Wesley Leftwich (WR): 18 targets, 11 catches, 158 yards (8.8), 1 TD
Sean Culkin (TE): 12 targets, 8 catches, 52 yards (4.3)
Jason Reese (TE): 11 targets, 4 catches, 28 yards (2.6)
Keyon Dilosa (WR): 8 targets, 8 catches, 42 yards (5.3)
Ish Witter (RB): 7 targets, 6 catches, 55 yards (7.9)
Russell Hansbrough (RB): 6 targets, 4 catches, 12 yards (2.0)
Opponents are running 58% of the time against MSU on standard downs -- basically the middle of the pack. The key here will obviously be getting Russell Hansbrough some room to run.
We've long made fun of the national writers who keep jumping the gun on [Random Blue-Blood Team]'s inevitable rise. Okay ... NOW's the year Nebraska is back. NOW's when USC avoids the brain farts. Etc. (I don't do as much making fun these days because, as it pertains to USC at least, I'm one of those writers jumping the gun.)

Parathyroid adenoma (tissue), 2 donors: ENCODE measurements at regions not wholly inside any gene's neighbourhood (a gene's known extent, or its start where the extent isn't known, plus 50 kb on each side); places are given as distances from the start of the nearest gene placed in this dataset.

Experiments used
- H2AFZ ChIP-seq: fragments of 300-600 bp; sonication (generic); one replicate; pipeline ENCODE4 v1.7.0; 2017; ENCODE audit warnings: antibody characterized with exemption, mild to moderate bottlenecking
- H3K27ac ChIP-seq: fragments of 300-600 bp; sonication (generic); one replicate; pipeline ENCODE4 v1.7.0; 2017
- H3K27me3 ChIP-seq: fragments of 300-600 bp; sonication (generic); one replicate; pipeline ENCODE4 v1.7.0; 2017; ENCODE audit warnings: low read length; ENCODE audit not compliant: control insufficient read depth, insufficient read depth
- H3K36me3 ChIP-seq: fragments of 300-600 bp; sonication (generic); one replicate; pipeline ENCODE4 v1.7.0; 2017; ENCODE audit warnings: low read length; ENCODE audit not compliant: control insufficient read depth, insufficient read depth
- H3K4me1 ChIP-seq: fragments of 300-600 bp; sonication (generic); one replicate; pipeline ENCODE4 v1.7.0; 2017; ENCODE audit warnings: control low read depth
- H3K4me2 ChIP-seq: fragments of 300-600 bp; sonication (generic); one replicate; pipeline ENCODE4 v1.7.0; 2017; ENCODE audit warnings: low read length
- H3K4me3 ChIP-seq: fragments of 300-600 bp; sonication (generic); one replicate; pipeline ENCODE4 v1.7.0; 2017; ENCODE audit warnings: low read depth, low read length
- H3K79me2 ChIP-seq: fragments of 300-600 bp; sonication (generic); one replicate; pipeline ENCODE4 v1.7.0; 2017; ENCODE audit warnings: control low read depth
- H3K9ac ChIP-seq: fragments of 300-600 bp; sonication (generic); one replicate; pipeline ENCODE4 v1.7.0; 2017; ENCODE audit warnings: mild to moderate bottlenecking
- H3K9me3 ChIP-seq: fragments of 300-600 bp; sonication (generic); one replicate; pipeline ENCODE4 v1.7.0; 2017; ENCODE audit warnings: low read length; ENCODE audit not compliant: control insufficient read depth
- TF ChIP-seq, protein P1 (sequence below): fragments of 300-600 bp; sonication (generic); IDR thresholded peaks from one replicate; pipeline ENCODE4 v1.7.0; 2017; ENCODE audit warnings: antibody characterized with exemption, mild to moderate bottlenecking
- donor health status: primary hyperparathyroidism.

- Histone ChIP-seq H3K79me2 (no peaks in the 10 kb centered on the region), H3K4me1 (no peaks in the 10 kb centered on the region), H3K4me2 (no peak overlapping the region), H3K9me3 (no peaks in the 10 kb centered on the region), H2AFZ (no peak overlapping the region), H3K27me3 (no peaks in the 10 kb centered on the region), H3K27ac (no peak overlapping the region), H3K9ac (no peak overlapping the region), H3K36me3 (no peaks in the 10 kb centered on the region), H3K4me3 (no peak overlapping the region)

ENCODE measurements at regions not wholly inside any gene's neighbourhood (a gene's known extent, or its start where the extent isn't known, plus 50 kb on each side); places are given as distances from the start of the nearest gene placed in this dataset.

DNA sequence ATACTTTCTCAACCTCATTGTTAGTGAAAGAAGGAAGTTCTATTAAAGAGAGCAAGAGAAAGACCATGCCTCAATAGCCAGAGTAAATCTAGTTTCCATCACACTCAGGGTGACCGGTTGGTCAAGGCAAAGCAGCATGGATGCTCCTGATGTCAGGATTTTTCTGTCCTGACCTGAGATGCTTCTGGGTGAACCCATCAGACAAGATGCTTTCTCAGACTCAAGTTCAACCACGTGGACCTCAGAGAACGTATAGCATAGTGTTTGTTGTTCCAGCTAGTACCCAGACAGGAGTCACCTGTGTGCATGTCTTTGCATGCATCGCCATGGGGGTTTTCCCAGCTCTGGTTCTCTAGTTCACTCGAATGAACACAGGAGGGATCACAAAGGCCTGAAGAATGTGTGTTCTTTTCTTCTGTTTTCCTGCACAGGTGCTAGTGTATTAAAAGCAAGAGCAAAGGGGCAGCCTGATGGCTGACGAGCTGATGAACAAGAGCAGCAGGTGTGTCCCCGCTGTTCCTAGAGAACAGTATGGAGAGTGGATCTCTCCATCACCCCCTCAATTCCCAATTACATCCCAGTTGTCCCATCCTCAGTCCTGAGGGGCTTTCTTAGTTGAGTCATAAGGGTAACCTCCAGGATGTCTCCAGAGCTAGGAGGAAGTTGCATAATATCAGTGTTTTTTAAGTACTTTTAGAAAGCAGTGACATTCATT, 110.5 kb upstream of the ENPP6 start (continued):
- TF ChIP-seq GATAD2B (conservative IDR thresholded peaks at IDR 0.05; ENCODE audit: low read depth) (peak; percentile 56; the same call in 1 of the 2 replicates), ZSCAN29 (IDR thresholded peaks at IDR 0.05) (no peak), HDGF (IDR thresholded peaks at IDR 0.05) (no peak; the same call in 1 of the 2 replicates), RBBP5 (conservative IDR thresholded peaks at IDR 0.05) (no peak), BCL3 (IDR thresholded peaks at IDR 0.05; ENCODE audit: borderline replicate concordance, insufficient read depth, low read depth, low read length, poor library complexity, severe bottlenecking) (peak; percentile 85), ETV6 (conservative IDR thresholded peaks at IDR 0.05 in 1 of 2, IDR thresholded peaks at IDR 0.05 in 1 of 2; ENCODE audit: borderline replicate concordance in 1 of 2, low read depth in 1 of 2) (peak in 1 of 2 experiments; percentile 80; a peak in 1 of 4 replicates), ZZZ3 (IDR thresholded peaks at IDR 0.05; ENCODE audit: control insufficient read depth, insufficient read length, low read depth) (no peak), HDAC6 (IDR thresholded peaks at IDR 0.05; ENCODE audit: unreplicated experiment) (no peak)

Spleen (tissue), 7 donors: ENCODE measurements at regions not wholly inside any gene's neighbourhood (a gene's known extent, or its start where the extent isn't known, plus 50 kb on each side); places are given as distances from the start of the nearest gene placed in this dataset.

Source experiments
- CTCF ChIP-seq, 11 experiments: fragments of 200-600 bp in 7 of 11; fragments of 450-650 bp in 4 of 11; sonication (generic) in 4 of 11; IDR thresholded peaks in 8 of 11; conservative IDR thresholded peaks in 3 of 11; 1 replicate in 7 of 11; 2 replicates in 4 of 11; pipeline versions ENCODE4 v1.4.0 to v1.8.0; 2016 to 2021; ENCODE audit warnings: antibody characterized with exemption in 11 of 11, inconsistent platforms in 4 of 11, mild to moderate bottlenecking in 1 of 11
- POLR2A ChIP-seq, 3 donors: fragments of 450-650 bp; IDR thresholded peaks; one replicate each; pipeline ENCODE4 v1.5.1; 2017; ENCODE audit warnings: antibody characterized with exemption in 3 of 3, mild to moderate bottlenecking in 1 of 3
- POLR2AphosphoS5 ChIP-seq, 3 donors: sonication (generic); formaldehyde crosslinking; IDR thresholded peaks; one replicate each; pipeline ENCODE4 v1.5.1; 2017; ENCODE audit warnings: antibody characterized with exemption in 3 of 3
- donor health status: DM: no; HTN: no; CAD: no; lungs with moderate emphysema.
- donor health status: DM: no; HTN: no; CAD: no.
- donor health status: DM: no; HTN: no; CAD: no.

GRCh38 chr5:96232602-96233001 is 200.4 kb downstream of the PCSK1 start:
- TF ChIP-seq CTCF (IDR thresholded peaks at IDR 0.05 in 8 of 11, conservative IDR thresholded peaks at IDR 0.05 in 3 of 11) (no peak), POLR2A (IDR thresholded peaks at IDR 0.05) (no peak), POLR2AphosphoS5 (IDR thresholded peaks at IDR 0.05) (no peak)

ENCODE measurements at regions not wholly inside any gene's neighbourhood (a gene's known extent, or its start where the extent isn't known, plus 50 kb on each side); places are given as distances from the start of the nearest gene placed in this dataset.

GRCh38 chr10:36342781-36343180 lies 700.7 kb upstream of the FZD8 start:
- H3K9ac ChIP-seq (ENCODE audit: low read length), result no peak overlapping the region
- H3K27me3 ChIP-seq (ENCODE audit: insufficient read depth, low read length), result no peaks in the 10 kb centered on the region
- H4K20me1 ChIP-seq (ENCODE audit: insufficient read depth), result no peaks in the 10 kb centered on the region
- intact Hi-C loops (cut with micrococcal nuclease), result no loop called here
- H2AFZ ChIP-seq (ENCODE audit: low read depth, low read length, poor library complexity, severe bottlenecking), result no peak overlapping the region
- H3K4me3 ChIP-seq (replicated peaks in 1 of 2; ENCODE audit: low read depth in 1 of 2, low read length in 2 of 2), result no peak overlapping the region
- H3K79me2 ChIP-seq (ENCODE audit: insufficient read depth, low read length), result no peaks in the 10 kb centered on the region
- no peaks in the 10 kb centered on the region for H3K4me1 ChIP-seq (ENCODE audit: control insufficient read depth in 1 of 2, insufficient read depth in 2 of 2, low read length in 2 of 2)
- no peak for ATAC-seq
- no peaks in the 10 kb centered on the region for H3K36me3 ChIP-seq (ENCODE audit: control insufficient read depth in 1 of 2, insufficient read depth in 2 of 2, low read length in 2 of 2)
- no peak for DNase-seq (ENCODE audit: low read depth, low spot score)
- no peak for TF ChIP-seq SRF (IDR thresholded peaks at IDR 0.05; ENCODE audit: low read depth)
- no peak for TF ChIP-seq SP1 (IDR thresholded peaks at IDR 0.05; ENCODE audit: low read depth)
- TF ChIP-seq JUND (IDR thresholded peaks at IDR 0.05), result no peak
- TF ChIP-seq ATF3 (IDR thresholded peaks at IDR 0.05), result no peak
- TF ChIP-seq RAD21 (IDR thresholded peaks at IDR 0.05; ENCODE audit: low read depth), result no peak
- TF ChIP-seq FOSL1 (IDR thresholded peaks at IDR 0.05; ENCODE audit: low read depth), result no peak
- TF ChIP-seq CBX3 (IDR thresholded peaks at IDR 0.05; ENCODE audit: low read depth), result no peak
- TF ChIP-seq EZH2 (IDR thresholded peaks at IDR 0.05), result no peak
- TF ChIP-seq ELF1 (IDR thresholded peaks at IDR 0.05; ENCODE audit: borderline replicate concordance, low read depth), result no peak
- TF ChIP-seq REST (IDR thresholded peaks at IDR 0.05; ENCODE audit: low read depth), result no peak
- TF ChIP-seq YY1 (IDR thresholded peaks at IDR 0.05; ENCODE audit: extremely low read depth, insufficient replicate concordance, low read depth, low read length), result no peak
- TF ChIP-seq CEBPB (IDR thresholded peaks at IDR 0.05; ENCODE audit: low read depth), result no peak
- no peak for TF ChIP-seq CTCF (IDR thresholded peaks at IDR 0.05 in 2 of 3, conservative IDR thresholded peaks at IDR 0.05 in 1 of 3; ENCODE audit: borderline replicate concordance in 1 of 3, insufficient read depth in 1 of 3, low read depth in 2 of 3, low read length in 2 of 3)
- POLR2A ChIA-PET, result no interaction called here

I find myself doing the same thing with Hansbrough and Nate Brown. We know what Hansbrough can do, and word is that he's healthier than he's been since the first snap of the season. And when Brown does something good, he looks awesome doing it. You just know he's got a breakout game cued up to release at some point. So ... now? What about now?
Getting either Hansbrough or Brown going would be huge. Predicting it means predicting something that didn't happen in the first two months of the season, so maybe it's a fool's errand. But you just know it could happen.
|Mizzou Offense||MSU Defense|
|Passing Downs S&P+||77.5||117||145.8||5||MSU very big|
|Passing Downs Success Rate||23.1%||120||26.0%||28||MSU big|
|Passing Downs IsoPPP||1.67||87||1.43||7||MSU big|